So you're saying he should be punished for having no control over his judgement and impulse control?

Sure he's in the wrong for killing a cop. But executing proves nothing. If anything, they should have at least ruled it involving mental health and placed him in some mental health facility.


Hence why I say there is no easy answer, he could potentially "which I hate that word so much" kill again in the future. If he gets his senses back have a retrial or drop it up to the state. Personally the death penalty should only be used when the convicted knows what they did. I would agree if he was still alive for now it would have been better to keep him lock up.
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Posted 3/19/15
he shot and killed a police officer, so the outcome is expected, not that i agree with it.
notice that if the roles were reversed, and the police shot and killed Clayton instead (for no reason),
the officer would probably have walked free of charge (with maybe a week of paid leave)
Posted 3/19/15 , edited 3/19/15

severticas wrote:


TeeBuddy2 wrote:
But executing proves nothing. If anything, they should have at least ruled it involving mental health and placed him in some mental health facility.


But it's dodgy that he wasn't placed in mental heath facility sooner. Thought maybe he was convicted and straight away put to execution but the timing of the execution and when he was convicted, there is a huge gap.

I don't know how it works in America but this man thought he'd be freed and he'd somehow be on the road spreading jesus which is dodgy to start with. lol no offence. Much more likely that (due to) whatever his Attorneys would argue he'd be placed under guarded protection if he dodged the needle.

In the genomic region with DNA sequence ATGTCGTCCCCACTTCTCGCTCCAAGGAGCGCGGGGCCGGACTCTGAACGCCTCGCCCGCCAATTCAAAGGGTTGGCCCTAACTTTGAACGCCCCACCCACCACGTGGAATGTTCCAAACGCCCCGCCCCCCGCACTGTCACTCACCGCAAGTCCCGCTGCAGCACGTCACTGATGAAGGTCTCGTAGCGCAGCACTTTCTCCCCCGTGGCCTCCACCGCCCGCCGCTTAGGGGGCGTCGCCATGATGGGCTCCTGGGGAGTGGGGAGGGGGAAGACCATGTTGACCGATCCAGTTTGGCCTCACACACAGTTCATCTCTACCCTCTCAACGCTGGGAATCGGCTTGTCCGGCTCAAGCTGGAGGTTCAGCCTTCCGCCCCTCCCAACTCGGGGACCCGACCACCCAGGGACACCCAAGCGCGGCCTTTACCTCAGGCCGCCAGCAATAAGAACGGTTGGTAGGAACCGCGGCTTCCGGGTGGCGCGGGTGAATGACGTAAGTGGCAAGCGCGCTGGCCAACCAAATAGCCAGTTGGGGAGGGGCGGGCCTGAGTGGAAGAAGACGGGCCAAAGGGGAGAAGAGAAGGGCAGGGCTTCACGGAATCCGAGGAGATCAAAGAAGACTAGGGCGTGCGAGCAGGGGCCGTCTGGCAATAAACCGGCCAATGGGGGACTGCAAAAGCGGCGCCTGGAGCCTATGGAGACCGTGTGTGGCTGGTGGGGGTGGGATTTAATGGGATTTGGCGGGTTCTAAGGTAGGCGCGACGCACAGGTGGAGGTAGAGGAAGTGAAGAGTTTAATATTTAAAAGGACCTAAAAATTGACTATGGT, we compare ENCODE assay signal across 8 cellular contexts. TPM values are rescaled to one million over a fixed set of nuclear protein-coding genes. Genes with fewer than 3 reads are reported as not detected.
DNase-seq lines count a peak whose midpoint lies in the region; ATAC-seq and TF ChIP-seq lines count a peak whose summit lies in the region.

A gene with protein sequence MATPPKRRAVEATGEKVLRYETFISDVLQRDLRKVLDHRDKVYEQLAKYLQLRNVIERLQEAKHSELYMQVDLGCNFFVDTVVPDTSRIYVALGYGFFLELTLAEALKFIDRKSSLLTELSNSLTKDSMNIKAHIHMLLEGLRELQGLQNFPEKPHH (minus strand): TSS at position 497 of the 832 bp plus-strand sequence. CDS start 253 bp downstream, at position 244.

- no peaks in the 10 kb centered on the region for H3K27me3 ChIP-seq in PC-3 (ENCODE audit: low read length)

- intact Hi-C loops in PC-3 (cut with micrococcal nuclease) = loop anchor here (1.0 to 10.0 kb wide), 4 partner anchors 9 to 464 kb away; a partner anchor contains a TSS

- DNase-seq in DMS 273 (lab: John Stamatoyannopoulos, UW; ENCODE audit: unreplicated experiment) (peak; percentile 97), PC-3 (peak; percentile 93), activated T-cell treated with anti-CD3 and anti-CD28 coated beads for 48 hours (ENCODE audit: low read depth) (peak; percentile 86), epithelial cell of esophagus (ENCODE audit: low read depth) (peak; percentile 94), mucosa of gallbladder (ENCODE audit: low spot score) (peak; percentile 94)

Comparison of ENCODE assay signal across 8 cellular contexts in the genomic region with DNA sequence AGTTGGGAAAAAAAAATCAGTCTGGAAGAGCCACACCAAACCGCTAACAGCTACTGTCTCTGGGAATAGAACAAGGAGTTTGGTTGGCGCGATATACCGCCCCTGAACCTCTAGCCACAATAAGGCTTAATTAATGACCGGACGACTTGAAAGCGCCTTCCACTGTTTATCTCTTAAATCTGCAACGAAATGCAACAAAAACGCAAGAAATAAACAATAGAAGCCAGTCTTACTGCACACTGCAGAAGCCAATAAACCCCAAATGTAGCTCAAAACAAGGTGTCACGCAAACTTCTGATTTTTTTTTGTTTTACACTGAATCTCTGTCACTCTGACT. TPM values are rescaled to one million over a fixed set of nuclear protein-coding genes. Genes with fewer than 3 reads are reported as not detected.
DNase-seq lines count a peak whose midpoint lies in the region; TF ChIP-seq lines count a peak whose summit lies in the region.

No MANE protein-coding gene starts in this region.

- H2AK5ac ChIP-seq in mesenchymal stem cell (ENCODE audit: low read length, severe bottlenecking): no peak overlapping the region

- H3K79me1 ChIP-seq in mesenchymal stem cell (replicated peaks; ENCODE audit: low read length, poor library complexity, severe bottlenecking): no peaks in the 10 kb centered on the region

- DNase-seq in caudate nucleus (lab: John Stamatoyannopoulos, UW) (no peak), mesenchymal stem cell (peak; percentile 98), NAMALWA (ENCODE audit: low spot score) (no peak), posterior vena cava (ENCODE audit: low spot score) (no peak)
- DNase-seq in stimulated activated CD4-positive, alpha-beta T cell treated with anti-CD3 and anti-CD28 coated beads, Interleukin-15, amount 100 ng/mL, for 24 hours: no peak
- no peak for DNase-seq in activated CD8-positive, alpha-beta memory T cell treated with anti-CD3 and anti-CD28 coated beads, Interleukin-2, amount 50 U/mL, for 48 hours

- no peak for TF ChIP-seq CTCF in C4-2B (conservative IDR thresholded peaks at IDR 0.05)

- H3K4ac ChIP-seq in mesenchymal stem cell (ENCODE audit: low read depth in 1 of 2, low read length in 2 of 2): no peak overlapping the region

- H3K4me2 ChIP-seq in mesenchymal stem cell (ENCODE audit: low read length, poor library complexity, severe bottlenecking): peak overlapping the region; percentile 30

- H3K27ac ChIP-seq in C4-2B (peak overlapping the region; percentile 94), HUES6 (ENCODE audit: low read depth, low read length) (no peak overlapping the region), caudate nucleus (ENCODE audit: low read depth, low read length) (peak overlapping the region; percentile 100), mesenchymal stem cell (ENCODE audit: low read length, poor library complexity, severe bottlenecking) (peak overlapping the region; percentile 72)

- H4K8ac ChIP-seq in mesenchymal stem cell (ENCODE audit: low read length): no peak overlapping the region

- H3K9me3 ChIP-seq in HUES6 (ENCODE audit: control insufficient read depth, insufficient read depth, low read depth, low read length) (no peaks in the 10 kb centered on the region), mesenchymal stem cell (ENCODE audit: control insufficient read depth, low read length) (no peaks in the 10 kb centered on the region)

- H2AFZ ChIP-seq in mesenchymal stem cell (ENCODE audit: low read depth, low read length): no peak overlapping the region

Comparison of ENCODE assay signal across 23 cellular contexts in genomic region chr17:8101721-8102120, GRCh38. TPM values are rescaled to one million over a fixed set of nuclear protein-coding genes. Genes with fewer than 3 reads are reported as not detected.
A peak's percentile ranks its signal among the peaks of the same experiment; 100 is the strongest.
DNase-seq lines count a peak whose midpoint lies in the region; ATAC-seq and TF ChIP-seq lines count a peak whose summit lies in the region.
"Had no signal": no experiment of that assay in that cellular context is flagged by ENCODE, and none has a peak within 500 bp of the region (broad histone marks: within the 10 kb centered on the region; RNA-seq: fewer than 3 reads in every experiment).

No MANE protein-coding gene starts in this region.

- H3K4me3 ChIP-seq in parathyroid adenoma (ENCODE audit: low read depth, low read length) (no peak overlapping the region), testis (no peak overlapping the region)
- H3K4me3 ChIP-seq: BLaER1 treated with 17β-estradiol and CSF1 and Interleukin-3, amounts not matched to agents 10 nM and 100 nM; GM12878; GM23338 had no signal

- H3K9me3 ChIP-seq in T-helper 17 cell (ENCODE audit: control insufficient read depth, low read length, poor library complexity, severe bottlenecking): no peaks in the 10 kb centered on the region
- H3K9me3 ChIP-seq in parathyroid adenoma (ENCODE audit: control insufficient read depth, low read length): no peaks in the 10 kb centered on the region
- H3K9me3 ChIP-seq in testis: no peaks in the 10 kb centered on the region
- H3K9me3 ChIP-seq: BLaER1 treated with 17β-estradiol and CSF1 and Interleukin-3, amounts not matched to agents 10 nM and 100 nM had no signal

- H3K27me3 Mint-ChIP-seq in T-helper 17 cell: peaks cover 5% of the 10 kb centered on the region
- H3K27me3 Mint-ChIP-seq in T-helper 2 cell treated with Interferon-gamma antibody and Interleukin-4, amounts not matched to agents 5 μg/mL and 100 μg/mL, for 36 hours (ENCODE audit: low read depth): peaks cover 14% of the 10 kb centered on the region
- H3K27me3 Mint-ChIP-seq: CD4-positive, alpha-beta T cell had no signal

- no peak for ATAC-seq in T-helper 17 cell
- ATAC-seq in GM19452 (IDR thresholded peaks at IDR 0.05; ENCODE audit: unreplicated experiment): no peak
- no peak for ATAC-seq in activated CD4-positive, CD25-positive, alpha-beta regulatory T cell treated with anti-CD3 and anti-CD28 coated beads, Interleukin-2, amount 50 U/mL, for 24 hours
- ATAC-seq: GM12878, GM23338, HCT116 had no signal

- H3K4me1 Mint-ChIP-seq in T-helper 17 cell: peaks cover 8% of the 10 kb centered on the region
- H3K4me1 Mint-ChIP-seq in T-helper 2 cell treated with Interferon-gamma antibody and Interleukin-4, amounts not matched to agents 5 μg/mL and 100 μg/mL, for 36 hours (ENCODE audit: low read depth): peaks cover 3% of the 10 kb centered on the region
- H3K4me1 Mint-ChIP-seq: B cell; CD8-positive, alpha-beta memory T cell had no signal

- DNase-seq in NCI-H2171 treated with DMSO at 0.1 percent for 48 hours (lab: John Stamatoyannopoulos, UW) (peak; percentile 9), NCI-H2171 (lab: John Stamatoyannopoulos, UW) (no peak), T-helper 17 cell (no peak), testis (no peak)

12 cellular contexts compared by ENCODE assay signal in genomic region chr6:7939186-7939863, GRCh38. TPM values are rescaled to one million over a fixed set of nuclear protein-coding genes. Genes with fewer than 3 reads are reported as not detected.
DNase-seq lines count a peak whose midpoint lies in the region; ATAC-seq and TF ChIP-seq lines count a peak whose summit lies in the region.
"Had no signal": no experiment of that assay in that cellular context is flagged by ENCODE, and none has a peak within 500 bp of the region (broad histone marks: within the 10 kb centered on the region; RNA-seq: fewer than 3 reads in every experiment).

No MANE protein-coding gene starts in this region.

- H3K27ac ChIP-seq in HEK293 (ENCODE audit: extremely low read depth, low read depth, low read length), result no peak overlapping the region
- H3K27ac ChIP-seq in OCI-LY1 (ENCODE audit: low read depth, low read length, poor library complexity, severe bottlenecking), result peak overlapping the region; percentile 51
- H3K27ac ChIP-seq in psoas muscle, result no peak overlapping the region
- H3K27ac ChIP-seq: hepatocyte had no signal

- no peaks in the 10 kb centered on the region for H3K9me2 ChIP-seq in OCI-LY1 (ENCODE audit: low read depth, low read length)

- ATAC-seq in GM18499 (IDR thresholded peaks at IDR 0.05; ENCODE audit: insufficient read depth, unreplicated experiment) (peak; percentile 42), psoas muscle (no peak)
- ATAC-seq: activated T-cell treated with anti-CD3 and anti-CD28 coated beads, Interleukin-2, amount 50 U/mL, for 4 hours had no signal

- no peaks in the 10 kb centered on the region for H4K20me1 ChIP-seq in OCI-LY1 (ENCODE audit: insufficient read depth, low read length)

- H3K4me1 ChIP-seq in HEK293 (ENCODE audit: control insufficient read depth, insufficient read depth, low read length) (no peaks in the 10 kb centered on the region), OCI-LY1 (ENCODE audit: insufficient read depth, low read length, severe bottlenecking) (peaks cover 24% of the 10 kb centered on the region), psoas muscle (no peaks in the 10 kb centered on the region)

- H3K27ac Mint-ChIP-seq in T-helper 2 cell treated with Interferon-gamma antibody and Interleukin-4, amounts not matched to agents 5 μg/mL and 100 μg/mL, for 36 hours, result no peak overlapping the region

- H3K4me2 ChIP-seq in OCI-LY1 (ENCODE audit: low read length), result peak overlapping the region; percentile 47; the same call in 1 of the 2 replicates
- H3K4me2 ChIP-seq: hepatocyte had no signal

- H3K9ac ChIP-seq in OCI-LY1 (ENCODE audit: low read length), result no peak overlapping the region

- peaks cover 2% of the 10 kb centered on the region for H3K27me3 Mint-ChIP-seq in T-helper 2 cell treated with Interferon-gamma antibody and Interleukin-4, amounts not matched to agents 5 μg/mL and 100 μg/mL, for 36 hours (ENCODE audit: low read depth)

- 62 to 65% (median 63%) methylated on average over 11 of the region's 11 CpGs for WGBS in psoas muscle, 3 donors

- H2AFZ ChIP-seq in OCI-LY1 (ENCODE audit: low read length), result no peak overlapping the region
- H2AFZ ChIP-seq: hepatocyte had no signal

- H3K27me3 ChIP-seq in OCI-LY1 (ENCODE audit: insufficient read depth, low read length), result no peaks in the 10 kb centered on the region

What I want to know why was't he put in a mental facility or under medical observation after he lost part of his brain. Something is missing here.
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Posted 3/19/15
absolutely barbaric that this is still going on in the U.S, this have to be outlawed. especially since majority of them are black and some people on death row might not even be guilty, but the justice system fail to reopen their case or make any retroactive decisions.
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Posted 3/19/15
This man should've received proper therapy the moment the judge and jury found out he had brain damage. Lock him up so he can't hurt anyone else but also have someone work with him to regain some control over himself. I don't know how expensive it would've been to give him proper medical attention, but it surely would've been cheaper and far more humane than just killing him for an action he had no control of 2 decades ago. Too late now, I guess.
Posted 3/19/15
I believe in the phrase "an eye for an eye" but society is like "give the murderer a slap on the wrist and put him in jail or mental facility". Needless to say, it was good that he was executed, mental disability or not.
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Posted 3/19/15
I think the Death Penalty is a horrible thing, especially in this case. Why not give him medical treatment and help him? Is it cheaper to kill him?
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Posted 3/19/15 , edited 3/19/15
The death penalty doesn't achieve anything other than an enormous bill for the tax payer and another corpse for some other family to mourn. There is zero credible evidence of a deterrent effect and even if there was the risk of executing a innocent by mistake is far too great. There is no justice to be had after an act of murder, we can't bring the dead person back the deed is done, killing the person responsible doesn't bring them back or make up for the families loss. We can only try not too let these things happen again, in this case by maybe making some changes on how we deal with mentally unstable individuals.

"An eye for an eye will make the whole world blind"